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Coffee - Good Or Bad?


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23 replies to this topic

#1 Ys255

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Posted 04 November 2013 - 12:45 PM

Personally, I've always had digestive issues when I consume coffee - every time. I know coffee acts as a stimulant which makes you need to go, but is it still considered a no go for gluten free diet?
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#2 kareng

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Posted 04 November 2013 - 12:49 PM

Good!   coffee-machine.gif

 

 

 

Seriously, There is no reason not to have coffee on a gluten free diet.  It has never been on the forbidden foods list as it does not contain gluten.

 

Now coffee does bother some people, Celiac or not.  The acid in it can be hard on the stomach or the caffeine bothers people.  If that is the case, don't drink it.


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#3 WinterSong

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Posted 04 November 2013 - 01:21 PM

I have heard about some CC issues with coffee, so that might be something to double check :)


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#4 GottaSki

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Posted 04 November 2013 - 01:29 PM

Plain coffee is good.

Flavored coffees and creamers need to be checked for safe ingredients - every time.

As Karen mentioned there are other reasons folks cant drink plain coffee, gluten is not one of them.
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-Lisa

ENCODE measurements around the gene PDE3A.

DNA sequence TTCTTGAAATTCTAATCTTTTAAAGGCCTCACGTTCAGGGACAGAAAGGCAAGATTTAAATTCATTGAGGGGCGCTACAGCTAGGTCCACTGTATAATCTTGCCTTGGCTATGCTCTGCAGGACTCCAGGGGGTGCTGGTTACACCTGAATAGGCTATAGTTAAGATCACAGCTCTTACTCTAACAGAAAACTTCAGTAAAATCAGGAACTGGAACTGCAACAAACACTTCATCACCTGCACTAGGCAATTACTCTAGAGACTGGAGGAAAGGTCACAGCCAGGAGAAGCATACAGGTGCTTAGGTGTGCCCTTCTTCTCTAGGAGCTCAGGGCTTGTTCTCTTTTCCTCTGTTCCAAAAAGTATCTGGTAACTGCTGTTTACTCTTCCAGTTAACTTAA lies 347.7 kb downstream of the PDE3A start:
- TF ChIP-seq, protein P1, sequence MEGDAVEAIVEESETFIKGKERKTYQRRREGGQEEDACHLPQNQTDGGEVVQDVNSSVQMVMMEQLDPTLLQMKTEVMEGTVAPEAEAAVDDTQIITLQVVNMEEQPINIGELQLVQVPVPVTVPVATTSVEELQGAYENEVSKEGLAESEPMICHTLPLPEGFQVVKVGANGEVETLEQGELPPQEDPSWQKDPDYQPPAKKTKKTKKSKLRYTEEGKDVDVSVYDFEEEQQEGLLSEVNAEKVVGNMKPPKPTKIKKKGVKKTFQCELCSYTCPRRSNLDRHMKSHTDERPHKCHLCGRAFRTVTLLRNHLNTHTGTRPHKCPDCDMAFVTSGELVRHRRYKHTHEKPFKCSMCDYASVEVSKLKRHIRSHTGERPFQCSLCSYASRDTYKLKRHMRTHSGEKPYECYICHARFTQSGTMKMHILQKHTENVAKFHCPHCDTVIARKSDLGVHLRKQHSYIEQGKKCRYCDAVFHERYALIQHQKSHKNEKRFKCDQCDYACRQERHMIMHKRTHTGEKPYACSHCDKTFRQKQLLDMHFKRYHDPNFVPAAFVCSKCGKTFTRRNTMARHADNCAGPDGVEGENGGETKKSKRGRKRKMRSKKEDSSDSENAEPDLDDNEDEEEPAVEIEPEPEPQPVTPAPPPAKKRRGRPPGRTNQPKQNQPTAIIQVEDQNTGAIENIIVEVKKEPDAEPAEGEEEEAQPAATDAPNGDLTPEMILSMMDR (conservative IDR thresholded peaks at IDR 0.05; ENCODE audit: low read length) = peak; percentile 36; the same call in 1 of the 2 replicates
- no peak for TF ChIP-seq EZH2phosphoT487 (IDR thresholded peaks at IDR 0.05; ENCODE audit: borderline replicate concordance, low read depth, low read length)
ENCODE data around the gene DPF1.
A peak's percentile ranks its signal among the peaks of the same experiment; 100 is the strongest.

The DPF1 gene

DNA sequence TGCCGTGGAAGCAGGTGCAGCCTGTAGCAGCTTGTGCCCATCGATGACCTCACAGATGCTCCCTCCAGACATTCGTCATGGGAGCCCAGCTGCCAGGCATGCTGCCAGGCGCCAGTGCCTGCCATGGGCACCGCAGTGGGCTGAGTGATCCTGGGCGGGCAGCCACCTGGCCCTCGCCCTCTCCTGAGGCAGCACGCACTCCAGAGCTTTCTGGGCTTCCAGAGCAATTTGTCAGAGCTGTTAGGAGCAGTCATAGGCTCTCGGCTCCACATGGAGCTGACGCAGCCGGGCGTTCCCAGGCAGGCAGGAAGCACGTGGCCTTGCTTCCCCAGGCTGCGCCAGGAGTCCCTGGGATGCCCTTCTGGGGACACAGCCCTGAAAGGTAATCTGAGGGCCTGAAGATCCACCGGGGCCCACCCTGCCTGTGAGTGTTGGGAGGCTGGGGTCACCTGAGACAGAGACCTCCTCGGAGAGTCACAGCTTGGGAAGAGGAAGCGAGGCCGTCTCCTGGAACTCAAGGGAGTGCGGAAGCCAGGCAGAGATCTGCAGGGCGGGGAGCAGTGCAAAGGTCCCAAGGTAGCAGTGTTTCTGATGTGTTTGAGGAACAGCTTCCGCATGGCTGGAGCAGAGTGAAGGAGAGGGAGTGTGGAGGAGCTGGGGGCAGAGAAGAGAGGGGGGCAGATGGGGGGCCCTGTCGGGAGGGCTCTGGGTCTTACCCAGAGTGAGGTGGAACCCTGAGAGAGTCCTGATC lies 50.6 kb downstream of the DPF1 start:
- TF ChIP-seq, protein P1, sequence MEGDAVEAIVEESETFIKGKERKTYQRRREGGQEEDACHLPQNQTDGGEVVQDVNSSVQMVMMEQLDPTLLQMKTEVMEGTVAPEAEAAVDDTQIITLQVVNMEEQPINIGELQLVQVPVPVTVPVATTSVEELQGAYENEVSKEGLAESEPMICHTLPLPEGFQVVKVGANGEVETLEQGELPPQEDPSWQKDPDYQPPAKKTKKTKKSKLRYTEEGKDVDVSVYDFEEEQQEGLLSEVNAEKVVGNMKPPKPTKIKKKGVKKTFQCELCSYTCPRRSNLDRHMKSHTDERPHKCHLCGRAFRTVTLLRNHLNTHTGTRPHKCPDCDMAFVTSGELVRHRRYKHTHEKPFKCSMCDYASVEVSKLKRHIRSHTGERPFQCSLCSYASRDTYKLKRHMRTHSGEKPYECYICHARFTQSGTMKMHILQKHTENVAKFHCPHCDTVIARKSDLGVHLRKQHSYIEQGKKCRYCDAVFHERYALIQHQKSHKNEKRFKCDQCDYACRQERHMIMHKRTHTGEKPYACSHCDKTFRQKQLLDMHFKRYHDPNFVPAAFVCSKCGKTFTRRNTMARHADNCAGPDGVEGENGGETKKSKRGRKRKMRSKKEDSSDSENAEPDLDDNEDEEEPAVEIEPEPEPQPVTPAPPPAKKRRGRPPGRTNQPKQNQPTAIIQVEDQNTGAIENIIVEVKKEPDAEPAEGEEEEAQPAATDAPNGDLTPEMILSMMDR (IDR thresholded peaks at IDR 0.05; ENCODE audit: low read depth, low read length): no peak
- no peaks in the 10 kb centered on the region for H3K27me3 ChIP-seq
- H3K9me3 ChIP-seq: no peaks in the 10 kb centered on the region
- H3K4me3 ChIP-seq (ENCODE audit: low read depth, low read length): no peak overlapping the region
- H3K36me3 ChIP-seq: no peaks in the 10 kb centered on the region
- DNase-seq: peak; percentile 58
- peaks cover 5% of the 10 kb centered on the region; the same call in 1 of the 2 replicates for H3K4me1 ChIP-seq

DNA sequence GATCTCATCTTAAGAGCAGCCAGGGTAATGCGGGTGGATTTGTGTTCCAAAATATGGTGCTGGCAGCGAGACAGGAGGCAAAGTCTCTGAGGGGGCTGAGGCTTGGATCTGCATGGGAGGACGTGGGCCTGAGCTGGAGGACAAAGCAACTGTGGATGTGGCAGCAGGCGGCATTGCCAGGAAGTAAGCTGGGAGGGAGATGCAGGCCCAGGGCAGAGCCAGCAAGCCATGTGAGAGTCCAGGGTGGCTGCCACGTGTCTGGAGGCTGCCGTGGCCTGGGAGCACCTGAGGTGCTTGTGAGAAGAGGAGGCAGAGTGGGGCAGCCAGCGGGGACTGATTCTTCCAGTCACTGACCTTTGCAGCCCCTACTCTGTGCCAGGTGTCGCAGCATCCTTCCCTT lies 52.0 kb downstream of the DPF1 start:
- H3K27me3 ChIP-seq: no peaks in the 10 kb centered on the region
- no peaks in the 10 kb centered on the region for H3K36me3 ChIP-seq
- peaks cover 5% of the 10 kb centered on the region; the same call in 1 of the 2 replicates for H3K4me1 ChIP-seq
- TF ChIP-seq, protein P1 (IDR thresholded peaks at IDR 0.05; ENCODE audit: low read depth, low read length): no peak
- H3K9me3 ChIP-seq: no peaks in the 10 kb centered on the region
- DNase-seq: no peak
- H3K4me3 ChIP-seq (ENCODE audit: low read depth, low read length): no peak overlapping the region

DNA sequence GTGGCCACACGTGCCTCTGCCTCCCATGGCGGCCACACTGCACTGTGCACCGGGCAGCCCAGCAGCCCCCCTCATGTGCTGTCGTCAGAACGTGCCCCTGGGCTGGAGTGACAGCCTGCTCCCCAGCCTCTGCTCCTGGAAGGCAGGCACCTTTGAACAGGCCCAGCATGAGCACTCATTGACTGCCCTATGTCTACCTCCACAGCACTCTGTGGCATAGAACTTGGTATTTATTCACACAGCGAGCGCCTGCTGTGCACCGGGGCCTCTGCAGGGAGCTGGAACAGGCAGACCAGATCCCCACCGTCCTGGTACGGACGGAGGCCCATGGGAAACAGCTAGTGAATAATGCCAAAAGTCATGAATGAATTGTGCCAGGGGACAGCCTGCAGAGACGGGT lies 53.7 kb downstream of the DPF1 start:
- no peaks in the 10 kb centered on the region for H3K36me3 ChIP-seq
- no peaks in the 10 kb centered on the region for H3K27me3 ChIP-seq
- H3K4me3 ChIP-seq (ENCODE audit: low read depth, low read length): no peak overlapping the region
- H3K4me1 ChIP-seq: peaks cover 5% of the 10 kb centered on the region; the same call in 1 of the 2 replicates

Undiagnosed Celiac Disease ~ 43 years

3/26/09 gluten-free - dignosed celiac - blood 3/3/09, biopsy 3/26/09, double DQ2 / single DQ8 positive

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My children and I all have multiple copies of the genes for Celiac Disease, along with large variety of symptoms/resolution gluten-free

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Get PROPERLY tested BEFORE REMOVING GLUTEN.

ALWAYS independently research health related information found on internet forums/blogs.

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#5 Gemini

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Posted 04 November 2013 - 01:29 PM

Unless you order your coffee at a donut shop, there really are no cc issues with coffee.

 

GottaSki.....screamers?  :P


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#6 Adalaide

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Posted 04 November 2013 - 01:36 PM

If coffee was a problem from a gluten standpoint half the people here would be dead by now. Not an issue. Also Bailey's (I think?) makes a killer red velvet creamer. I use it for hot chocolate but I'll bet it's amazing in coffee. 


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#7 Ys255

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Posted 04 November 2013 - 06:14 PM